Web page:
UNCG BIO 589a — Conceptual Issues in Evolutionary Biology
From the nineteenth century right up to today, conceptual debates have been central to evolutionary biology. Understanding evolutionary biology has meant and still means understanding concepts such as selection, species, competition, fitness, altruism, homology, phenotype, niche, adaptation, and progress. For example: do species actually exist in nature or are they just theoretical constructs? Is the evolutionary process progressive or random? Are organisms optimally adapted to their environments or is adaptation limited by developmental constraints? If the past history of life cannot be observed and experimented upon how can we learn anything about it? In this seminar course we will examine the central concepts of evolutionary biology through reading and class discussion of primary literature (helpfully brought together in new anthologies). Students will write abstracts of selected papers, and will be expected to participate in and occasionally lead class discussions with the instructor’s assistance.
Meeting Time and Place
Thursdays, 7:00–9:50 p.m., 111 Foust Building.
Dr. Robert J. O’Hara, 100 Foust Building (email@example.com). Office hours: Tuesday/Thursday 1:00–2:00 p.m., or any other time by appointment or chance. You’re always welcome to stop by to talk about anything relating to our class or to academics generally. E-mail messages are welcome and are a reliable way to reach me. If you’d like to know a bit more about my own work and interests you’re welcome to visit my webpage (rjohara.net).
Darwin, Charles. 1859. On the Origin of Species. London: John Murray. (Facsimile of the first edition; Cambridge: Harvard University Press.)
Keller, Evelyn Fox, & Elisabeth A. Lloyd, eds. 1992. Keywords in Evolutionary Biology. Cambridge: Harvard University Press.
Sober, Elliott, ed. 1994. Conceptual Issues in Evolutionary Biology (2nd edition). Cambridge: MIT Press.
Assignments and Grading
Because this is an upper-level seminar, regular attendance and class participation are essential; students will be expected to come to class having read and thought about the material and prepared to engage in discussion. Grades will be based on these assignments:
Each student will complete three one-page, single-spaced abstracts of chapters in Keller & Lloyd’s or Sober’s books; a handout on the standard form and style of scientific abstracts will be provided (60%).
Each student will be responsible for leading in-class discussion of two of the chapters we read; a sign-up sheet will be circulated to allow people to choose their preferred chapters (30%).
Each student will complete a 15-minute “final exam” consisting of one question (10%; see below).
January 11: Introduction to the course.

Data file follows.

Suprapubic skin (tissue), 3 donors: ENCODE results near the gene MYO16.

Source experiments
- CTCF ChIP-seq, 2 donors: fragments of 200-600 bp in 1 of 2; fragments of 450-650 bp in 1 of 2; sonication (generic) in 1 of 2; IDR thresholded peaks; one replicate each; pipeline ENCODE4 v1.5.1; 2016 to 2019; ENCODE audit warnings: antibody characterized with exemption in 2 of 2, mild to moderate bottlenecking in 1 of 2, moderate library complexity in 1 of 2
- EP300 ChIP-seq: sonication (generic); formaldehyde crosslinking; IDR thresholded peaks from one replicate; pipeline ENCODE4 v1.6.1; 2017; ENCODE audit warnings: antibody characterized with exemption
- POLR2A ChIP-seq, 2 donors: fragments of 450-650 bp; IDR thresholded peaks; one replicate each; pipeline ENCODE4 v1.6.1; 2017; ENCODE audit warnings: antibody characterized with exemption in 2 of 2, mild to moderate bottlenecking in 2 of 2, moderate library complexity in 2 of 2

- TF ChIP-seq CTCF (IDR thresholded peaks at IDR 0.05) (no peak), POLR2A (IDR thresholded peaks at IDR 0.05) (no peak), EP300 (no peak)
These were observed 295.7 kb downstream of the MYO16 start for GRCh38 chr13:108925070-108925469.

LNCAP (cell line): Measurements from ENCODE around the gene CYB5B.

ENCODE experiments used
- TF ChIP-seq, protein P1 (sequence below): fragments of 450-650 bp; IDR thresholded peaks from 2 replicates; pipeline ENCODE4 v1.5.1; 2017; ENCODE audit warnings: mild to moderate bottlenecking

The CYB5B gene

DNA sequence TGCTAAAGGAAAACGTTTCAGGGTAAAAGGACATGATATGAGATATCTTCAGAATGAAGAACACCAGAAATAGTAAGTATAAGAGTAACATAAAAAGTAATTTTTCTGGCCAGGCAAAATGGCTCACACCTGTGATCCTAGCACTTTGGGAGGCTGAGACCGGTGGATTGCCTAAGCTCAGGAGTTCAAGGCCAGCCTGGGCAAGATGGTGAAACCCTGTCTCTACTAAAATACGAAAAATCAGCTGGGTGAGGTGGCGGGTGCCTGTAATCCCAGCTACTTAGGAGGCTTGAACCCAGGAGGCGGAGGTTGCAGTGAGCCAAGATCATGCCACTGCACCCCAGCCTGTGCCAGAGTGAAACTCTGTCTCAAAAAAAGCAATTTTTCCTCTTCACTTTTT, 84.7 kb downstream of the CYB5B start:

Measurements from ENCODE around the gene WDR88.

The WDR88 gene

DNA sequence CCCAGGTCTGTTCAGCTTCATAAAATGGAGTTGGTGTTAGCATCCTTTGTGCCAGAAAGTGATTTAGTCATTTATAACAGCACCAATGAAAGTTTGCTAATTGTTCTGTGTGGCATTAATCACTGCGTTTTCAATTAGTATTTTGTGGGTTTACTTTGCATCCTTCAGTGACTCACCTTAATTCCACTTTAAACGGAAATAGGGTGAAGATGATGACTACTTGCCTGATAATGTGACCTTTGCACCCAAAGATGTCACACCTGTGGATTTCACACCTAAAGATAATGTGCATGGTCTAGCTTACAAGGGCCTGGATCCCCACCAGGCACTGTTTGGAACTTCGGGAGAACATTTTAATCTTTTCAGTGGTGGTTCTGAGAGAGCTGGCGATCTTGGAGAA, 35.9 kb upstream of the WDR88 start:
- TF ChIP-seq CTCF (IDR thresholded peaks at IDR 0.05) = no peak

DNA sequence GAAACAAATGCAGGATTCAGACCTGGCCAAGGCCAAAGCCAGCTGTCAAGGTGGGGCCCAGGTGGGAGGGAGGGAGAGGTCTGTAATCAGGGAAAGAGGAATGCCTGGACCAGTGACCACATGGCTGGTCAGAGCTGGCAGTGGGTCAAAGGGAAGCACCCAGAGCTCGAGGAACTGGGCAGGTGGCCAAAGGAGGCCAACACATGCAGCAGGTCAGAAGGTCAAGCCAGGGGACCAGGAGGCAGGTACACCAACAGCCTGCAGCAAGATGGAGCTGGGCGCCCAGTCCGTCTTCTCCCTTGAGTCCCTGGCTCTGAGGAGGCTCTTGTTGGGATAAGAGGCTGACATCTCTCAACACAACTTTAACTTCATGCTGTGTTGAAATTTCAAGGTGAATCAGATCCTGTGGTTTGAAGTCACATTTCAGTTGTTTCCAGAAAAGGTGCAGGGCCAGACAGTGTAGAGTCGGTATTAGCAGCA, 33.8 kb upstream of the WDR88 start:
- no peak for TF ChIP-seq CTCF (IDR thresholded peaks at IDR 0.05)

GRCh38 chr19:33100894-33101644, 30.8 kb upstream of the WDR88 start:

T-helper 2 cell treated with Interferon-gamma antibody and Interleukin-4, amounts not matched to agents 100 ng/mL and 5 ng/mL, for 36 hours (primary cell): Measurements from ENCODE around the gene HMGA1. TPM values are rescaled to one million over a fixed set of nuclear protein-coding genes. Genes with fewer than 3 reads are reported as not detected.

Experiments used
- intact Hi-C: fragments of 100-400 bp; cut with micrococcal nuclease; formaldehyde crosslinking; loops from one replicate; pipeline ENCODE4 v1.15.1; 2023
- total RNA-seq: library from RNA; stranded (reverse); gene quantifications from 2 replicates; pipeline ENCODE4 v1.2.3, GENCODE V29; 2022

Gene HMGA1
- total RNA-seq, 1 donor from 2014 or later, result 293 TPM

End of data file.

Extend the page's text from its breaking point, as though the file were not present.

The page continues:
January 18: Bowler, pp. 1–25; Malthus On Population, Chapter I; Darwin and Wallace correspondence; Darwin and Wallace papers of 1858.
January 25: Origin Introduction, I, and II.
February 1: Origin III and IV.
February 8: Origin IX and X.
February 15: Origin XI and XII.
February 22: Origin XIII and XIV.
February 29: K & L chapters on Darwinism, Evolution, Natural Selection.
March 14: K & L chapters on Species, Adaptation, Fitness.
March 21: K & L chapters on Altruism, Competition, Niche.
March 28: K & L chapters on Lamarckism, Progress, Teleology.
April 4: Sober chapters on Essentialism and Population Thinking.
April 11: Sober chapters on Adaptationism.
April 18: Sober chapters on Phylogenetic Inference.
April 25: Sober chapters (to be decided).
On the last day of class (April 25) you will be asked to reproduce from memory the following paragraph which concludes the Origin of Species. It is one of the most famous texts in the history of science.
It is interesting to contemplate an entangled bank, clothed with many plants of many kinds, with birds singing on the bushes, with various insects flitting about, and with worms crawling through the damp earth, and to reflect that these elaborately constructed forms, so different from each other, and dependent on each other in so complex a manner, have all been produced by laws acting around us. These laws, taken in the largest sense, being Growth with Reproduction; Inheritance which is almost implied by reproduction; Variability from the indirect and direct action of the external conditions of life, and from use and disuse; a Ratio of Increase so high as to lead to a Struggle for Life, and as a consequence to Natural Selection, entailing Divergence of Character and the Extinction of less-improved forms. Thus, from the war of nature, from famine and death, the most exalted object which we are capable of conceiving, namely, the production of the higher animals, directly follows. There is grandeur in this view of life, with its several powers, having been originally breathed into a few forms or into one; and that, whilst this planet has gone cycling on according to the fixed law of gravity, from so simple a beginning endless forms most beautiful and most wonderful have been, and are being, evolved. (Charles Darwin, 1859, On the Origin of Species.)
© RJO 1995–2016